Letter from the editor: Keeping an i on education

I don’t know what the precise procedure is for beatification, but I’d like to put forward the name of Mr Paul Wadey, the Head of English at Gad’s Hill School near Rochester in Kent.

One of the leading independent day schools in Britain, it is an institution with a rich history, and Mr Wadey begins every lesson with the hand of history on his shoulder: the school was formerly the country home of Charles Dickens, and was where he wrote A Tale of Two Cities and Great Expectations.

According to the school’s website, their mission is to give pupils “vision, confidence, maturity and a sense of purpose”. And how does Mr Wadey try to achieve that? By getting his pupils to read i, that’s how!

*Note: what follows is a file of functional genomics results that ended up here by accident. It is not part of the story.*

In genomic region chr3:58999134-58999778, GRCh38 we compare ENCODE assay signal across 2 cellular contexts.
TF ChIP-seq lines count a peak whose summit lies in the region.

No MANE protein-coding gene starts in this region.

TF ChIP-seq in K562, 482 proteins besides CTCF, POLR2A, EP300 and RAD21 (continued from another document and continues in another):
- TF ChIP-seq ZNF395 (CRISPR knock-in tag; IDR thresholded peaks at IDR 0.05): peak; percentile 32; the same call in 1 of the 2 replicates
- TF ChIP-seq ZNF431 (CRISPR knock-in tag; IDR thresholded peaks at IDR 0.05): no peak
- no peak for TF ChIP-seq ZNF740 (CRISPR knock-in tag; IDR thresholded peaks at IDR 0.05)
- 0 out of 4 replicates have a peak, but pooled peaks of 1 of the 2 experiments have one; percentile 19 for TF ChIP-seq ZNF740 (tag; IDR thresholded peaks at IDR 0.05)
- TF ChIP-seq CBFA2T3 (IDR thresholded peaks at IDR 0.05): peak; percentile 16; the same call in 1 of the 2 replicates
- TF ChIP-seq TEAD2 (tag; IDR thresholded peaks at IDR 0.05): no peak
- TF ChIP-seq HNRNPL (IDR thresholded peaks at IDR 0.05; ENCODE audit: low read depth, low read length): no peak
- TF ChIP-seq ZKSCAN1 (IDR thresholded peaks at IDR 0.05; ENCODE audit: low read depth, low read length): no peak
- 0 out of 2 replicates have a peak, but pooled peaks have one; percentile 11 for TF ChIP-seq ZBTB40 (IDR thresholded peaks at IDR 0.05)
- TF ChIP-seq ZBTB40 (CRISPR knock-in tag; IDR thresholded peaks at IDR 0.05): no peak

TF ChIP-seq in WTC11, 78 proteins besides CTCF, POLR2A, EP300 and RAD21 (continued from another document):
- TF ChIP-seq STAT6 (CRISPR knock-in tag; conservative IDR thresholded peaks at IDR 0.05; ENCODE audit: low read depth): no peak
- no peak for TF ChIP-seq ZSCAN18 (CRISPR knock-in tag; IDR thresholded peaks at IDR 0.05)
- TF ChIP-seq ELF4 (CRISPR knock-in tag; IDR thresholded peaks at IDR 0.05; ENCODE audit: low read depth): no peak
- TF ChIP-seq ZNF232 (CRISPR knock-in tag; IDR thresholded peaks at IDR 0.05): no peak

He explains: “Every morning I collect 100 copies of i from my local newsagent and during each class we use the newspaper to discuss a current topic. With the advent of on-demand news from the web, many children live in households that don’t take a daily newspaper and with i, which is only 20 pence, I’m trying to introduce them to the benefits of newspapers."

“Young people turned away from traditional newspapers,” he adds, “because of their size, because they found the stories ‘boring’ and because they looked uninviting. They agree i’s condensed format overcomes these issues and quite a number of them have said that they, and their parents, will become regular readers.”

Makes you feel ever so ’umble, as Dickens might have written. Thank you, Mr Wadey, and thanks to the pupils at Gad’s Hill. Top marks to you all!